Iron Man 3 Review

By
Review of: Iron Man 3
Movies:
Paul McNamee

Reviewed by:
Rating:
4.5
On April 24, 2013
Last modified:May 20, 2013

Summary:

Anyone expecting a film on par with Favreau’s tepid servings is due a pleasant surprise: Iron Man 3 is, bafflingly, not just a great Tony Stark film but a great film, period. Heartfelt and thorough yet lean and effortless, it's nothing short of the best Marvel Studios film to date and a triumph for Shane Black and Robert Downey Jr.

65A2D61915C3577A15FE4812ED68C2 Iron Man 3 Review

I figure I’d best get this off my chest before we go any further: I think Iron Man and Iron Man 2 are awful movies. Sure, Robert Downey Jr.’s on a career high thanks to a defining role that’s carried him through three summer blockbusters to date, not to mention dotted appearances here, there and everywhere, but it’s a role that, Avengers excepted, has fallen squarely within the limits of pictures severely limited in scope and sizzle.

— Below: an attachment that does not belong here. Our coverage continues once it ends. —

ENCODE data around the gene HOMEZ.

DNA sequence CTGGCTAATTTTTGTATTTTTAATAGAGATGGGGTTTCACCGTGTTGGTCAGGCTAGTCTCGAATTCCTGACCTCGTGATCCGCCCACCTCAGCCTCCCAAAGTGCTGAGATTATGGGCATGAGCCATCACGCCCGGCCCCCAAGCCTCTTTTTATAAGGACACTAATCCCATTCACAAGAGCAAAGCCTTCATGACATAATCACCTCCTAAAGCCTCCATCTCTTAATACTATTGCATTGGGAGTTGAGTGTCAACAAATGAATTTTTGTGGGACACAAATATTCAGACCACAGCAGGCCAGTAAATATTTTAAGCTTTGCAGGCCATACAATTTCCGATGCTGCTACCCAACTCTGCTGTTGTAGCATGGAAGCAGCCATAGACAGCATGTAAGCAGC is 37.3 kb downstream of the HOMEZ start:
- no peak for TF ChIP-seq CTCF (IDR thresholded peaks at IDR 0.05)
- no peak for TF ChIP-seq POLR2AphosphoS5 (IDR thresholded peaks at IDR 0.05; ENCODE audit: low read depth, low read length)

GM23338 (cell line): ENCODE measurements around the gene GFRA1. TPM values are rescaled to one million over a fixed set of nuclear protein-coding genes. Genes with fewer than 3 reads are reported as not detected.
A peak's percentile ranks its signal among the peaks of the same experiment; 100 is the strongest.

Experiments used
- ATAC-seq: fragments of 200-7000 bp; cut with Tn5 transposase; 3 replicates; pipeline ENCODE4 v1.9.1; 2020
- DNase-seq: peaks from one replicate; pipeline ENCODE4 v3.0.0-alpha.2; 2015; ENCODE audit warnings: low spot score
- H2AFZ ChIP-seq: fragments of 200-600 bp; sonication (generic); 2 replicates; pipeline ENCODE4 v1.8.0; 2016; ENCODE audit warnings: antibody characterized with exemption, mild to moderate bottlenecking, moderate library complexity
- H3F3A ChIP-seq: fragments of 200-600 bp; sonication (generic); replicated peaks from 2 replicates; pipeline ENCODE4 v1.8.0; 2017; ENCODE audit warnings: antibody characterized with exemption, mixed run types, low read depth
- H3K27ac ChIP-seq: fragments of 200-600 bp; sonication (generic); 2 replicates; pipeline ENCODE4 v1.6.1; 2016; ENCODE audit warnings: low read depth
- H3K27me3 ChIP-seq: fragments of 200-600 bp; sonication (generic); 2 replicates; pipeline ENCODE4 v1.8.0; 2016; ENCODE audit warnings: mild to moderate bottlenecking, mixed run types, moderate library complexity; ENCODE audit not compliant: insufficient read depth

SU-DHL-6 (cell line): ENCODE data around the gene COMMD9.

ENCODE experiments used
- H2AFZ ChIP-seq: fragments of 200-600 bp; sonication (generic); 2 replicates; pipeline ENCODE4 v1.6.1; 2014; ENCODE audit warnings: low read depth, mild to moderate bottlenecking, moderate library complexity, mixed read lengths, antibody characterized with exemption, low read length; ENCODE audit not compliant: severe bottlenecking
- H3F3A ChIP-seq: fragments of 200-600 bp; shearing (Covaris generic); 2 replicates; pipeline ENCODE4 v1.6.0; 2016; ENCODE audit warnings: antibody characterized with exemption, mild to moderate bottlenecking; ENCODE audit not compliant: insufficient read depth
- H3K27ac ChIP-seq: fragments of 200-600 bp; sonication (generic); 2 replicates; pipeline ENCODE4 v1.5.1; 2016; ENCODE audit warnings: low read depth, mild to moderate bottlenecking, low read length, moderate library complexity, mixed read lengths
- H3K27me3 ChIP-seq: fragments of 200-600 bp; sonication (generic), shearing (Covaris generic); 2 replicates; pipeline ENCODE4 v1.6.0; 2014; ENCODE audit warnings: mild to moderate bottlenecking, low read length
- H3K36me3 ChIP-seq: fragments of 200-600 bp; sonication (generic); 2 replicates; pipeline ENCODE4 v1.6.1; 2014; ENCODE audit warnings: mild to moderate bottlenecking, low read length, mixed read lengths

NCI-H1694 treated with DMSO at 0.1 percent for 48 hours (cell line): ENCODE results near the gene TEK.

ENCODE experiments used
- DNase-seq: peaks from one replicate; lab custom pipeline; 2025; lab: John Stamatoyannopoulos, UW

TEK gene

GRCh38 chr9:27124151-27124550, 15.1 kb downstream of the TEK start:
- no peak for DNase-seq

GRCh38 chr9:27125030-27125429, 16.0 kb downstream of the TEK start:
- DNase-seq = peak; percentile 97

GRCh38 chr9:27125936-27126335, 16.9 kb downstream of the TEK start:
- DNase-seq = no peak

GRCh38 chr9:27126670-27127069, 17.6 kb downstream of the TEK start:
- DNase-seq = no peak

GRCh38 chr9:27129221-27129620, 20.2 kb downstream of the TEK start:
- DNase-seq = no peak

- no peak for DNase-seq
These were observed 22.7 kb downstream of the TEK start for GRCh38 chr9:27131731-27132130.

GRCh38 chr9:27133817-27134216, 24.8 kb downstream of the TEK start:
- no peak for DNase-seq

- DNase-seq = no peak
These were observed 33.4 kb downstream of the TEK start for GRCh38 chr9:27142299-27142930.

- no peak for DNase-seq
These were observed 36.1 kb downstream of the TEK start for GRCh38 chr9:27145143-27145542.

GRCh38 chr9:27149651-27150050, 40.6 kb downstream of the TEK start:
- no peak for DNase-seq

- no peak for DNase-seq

Jon Favreau’s two movies made bank because of the character they were built around, but it wasn’t until Joss Whedon got his hands on Tony Stark that said character, while already expertly and affably realized, found a movie worthy of his scenery-wolfing presence. With the news of Favreau’s departure and the hiring of the superb RDJ vehicle Kiss Kiss, Bang Bang’s writer/director Shane Black, it finally seemed likely that we’d get a solo Stark outing worthy of the critical praise that Favreau’s films fell just short of. If Black’s involvement alone can be said to represent a treasured parcel in this battered metaphor, does Iron Man 3, deliver the goods? For a spoiler-free (Honest Injun) reaction, read on.

The best place to start is at the top, and towering above all in his ever-expanding canon is Downey Jr.’s Tony Stark. After a pitiful stab at humanizing him with a flirtation with alcohol abuse in Iron Man 2, Black more than compensates by structuring the entire film around Tony’s growing insecurities. Iron Man 3 is a movie about obsession, retention and the very human and worth-exploring manner in which a scientist deals with the unexplained.